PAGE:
This matters, because the sad fact of the matter is that a lot of sexist harassment online is hard to objectively measure. On the contrary, a lot of harassers know exactly how to act in ways that seem creepy and terrifying to the target but won't necessarily be read that way by outsiders, especially men.

Seeing a man tweet "you're beautiful and I wish I could know you" at a strange woman online might not raise a red flag for a man who sees it, but the woman who is targeted knows all too well that kind of over-familiarity often turns ugly and aggressive if the man who says that doesn't get the attention he wants. For men, watching a man speak condescendingly to a woman might seem jerky but not sexist, but for a woman, knowing that it's almost exclusively men who speak to you this way makes that interaction feel very different.

Plus, harassers go out of their way to deny they are harassing. Take, for instance, the whole miserable situation known as "Gamergate." It was a loosely defined coalition, mostly male but with some women, who claimed they were trying to organize for "ethics in journalism." In fact, they were just interested in ganging up on women who they hated for being outspoken feminists. The fact that it all started with a guy trying to punish a woman for not wanting to date him says it all. But since few harassers are dumb enough to say, "Hi, I hate women and want to hound them until they shut up," it took months before some journalists (mostly male) finally admitted that this crowd of dudes was targeting feminists and dogpiling them with nasty tweets and pornographic pictures not because of legitimate criticism, but because they hate women and like screaming at them.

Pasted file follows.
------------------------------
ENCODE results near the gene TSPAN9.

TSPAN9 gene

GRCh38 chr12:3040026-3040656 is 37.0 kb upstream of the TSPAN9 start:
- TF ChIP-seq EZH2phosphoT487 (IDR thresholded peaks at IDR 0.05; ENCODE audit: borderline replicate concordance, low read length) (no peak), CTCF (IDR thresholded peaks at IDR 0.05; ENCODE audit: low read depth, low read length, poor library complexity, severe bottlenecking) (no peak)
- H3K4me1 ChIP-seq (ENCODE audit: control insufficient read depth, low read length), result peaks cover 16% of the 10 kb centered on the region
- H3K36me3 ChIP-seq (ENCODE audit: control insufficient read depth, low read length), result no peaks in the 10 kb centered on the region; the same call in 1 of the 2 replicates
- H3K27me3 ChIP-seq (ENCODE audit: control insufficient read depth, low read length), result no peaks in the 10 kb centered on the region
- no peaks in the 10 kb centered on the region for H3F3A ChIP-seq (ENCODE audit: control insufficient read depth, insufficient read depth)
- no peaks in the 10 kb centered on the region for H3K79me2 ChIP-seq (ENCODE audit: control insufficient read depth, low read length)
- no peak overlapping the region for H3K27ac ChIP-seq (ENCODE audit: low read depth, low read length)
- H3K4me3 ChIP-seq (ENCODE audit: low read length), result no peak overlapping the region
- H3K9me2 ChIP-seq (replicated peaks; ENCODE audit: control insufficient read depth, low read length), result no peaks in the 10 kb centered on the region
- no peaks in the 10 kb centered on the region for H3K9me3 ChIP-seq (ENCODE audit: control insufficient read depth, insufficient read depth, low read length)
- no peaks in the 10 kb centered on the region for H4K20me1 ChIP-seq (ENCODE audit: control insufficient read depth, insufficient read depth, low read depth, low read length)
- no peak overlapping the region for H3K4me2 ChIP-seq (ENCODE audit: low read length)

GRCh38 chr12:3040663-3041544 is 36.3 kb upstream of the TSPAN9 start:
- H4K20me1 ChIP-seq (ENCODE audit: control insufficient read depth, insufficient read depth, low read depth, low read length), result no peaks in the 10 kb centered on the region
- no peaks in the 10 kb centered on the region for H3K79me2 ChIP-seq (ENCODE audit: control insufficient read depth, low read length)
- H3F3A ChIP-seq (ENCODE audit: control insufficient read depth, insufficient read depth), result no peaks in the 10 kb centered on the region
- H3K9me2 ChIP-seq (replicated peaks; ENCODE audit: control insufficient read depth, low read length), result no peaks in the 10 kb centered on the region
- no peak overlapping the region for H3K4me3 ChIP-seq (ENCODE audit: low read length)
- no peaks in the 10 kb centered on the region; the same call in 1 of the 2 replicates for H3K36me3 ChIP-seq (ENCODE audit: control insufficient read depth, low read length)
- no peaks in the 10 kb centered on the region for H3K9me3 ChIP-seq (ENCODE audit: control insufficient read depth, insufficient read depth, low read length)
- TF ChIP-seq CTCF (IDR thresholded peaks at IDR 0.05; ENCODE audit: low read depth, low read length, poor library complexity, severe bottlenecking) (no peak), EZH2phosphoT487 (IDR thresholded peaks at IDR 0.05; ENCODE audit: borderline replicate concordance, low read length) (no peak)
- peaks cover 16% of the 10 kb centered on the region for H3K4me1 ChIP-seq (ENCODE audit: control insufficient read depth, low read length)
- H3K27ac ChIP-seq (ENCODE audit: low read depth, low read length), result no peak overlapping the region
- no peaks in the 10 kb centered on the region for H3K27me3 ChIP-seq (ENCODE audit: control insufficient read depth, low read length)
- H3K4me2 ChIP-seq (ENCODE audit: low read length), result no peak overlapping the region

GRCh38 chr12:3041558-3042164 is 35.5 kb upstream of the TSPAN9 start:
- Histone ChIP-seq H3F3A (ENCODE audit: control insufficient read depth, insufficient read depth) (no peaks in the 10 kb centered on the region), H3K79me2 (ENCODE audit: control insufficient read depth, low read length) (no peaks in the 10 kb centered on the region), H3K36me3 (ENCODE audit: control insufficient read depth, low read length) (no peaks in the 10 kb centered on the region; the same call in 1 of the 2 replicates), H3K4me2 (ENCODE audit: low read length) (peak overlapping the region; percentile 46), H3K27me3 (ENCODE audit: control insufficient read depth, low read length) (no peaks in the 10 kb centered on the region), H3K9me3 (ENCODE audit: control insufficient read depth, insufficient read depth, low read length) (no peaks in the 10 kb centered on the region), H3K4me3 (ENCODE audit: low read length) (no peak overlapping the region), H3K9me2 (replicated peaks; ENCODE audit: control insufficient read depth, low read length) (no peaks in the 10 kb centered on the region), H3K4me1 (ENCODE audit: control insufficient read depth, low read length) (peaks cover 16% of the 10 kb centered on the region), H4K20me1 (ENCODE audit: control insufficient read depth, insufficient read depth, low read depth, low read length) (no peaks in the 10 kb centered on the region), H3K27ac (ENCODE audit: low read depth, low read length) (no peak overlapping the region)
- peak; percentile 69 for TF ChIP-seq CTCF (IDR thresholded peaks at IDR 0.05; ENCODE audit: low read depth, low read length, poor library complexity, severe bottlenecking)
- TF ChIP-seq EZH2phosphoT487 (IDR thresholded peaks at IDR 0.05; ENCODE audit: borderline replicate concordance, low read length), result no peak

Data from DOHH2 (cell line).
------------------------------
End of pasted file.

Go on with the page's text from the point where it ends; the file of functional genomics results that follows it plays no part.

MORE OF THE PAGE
Women can be sexist, of course. All the time. But just because it's coming from women doesn't mean it's not the direct result of a male-dominated society. Take this tweet from Ann Coulter: